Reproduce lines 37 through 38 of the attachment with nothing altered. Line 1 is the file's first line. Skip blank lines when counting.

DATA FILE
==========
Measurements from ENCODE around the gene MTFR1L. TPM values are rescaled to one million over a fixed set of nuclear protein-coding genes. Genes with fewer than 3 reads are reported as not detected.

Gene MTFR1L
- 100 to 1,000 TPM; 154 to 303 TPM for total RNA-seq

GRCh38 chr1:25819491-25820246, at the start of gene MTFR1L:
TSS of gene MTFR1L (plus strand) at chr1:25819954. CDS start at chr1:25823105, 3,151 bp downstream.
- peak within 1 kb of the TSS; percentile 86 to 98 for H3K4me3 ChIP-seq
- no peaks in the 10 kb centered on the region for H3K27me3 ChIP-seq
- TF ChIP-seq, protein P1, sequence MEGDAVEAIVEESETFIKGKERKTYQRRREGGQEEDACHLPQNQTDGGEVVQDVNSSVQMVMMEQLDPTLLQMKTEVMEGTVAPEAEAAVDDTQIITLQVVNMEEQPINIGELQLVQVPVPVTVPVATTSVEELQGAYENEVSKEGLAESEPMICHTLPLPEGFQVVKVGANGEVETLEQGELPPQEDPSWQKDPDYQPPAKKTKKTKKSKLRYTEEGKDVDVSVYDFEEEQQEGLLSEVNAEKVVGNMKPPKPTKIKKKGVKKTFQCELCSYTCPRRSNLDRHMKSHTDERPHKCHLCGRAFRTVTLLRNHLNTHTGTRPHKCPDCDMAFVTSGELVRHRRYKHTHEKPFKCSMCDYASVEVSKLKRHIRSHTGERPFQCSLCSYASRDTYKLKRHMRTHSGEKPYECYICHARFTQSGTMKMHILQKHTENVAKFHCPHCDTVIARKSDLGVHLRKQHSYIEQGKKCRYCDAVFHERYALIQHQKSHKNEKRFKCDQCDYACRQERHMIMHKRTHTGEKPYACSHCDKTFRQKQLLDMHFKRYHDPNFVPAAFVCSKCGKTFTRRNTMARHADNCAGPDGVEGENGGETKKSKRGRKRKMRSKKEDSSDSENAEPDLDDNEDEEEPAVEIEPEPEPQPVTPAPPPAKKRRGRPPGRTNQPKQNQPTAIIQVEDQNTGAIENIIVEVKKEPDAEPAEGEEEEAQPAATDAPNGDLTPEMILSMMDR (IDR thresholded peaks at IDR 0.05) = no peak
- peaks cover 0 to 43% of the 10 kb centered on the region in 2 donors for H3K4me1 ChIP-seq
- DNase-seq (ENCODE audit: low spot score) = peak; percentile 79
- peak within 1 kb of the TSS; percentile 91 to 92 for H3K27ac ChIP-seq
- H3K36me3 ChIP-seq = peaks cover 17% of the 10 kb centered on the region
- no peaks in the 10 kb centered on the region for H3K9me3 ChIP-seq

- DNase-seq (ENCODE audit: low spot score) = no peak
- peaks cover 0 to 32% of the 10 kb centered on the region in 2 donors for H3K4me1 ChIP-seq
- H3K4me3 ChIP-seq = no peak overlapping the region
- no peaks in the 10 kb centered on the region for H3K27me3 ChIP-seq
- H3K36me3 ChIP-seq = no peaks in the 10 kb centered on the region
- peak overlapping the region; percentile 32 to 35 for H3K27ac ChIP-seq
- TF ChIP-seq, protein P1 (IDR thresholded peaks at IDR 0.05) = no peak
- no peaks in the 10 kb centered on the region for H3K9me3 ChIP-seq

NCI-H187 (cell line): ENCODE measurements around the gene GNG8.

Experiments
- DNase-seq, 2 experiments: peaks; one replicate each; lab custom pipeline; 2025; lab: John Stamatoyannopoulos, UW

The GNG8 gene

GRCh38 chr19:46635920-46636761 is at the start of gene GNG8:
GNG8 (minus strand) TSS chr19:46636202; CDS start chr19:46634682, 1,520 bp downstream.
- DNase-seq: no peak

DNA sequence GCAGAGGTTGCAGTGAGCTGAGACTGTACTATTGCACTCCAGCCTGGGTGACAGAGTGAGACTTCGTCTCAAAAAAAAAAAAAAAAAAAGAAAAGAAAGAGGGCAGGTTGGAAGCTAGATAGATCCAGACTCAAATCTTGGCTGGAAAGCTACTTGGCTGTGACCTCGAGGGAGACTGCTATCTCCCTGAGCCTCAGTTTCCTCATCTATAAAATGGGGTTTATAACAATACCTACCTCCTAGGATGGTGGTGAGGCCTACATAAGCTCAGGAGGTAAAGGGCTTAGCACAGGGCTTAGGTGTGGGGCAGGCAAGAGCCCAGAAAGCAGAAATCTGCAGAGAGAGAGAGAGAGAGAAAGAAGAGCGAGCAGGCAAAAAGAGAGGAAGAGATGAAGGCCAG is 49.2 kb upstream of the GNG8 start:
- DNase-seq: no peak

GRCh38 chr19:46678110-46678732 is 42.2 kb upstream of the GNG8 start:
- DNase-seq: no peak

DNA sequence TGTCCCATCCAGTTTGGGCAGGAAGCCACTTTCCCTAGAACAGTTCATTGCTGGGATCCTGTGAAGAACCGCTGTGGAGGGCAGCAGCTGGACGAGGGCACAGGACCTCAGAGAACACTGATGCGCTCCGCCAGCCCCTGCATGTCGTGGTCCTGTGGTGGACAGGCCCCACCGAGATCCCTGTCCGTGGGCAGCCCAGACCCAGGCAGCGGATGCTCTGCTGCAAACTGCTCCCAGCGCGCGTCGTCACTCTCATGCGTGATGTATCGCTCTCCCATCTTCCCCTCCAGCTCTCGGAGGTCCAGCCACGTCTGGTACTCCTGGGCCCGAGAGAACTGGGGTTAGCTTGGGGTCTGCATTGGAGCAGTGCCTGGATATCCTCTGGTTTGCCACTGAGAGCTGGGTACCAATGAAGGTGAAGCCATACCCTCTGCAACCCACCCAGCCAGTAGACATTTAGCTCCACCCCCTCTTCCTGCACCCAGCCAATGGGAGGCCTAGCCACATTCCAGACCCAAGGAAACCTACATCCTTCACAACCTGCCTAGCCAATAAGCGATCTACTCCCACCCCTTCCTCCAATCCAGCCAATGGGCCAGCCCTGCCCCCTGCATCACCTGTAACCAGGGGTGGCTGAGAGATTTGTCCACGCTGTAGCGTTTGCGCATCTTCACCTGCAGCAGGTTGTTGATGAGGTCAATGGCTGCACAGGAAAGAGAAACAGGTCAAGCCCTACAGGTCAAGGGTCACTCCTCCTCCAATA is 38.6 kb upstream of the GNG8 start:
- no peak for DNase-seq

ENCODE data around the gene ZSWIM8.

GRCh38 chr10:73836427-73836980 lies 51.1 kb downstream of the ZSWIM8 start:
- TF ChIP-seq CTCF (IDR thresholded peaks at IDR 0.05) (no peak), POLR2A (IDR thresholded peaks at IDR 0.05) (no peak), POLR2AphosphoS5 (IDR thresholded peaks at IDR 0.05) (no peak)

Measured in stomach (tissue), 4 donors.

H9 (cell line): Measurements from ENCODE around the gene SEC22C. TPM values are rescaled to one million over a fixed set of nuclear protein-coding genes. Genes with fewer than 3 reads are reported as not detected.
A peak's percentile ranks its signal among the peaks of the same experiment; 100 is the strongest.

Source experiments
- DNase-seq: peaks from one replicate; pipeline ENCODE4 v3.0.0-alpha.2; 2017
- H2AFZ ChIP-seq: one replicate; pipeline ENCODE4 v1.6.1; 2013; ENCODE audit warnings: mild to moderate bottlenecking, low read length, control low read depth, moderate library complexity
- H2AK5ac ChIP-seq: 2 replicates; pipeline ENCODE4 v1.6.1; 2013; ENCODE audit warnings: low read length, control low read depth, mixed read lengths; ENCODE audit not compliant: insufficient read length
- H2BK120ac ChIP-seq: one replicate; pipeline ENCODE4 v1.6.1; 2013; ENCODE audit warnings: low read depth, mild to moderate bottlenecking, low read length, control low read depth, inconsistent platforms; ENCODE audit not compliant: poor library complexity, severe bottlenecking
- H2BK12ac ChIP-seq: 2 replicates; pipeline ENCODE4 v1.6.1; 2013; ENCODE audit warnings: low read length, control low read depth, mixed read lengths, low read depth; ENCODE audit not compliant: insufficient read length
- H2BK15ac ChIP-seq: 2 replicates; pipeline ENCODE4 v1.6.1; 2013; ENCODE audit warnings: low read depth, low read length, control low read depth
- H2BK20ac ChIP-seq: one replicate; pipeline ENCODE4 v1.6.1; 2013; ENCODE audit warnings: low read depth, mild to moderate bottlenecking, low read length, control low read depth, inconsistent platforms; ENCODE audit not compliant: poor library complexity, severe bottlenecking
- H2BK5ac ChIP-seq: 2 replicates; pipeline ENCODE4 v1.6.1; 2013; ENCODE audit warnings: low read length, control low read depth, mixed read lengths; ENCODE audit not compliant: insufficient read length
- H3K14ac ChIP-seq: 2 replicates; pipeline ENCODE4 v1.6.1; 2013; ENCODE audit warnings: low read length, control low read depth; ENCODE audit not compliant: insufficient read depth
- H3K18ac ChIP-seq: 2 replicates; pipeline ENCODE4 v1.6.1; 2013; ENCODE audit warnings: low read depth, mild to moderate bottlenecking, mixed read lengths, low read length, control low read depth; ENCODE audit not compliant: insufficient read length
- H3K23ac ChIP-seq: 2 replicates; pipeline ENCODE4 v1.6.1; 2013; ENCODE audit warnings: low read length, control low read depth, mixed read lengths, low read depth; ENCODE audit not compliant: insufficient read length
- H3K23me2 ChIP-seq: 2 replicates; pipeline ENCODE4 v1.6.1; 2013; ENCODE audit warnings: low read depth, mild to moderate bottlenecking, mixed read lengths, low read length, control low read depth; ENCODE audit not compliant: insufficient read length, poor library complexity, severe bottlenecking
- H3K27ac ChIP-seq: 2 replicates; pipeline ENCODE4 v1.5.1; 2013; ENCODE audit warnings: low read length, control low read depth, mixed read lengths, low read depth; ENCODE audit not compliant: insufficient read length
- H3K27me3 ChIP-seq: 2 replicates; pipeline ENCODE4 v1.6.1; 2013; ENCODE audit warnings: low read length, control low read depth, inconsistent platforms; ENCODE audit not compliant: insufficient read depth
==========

- TF ChIP-seq CTCF (IDR thresholded peaks at IDR 0.05) (no peak), POLR2A (IDR thresholded peaks at IDR 0.05) (no peak), POLR2AphosphoS5 (IDR thresholded peaks at IDR 0.05) (no peak)

Measured in stomach (tissue), 4 donors.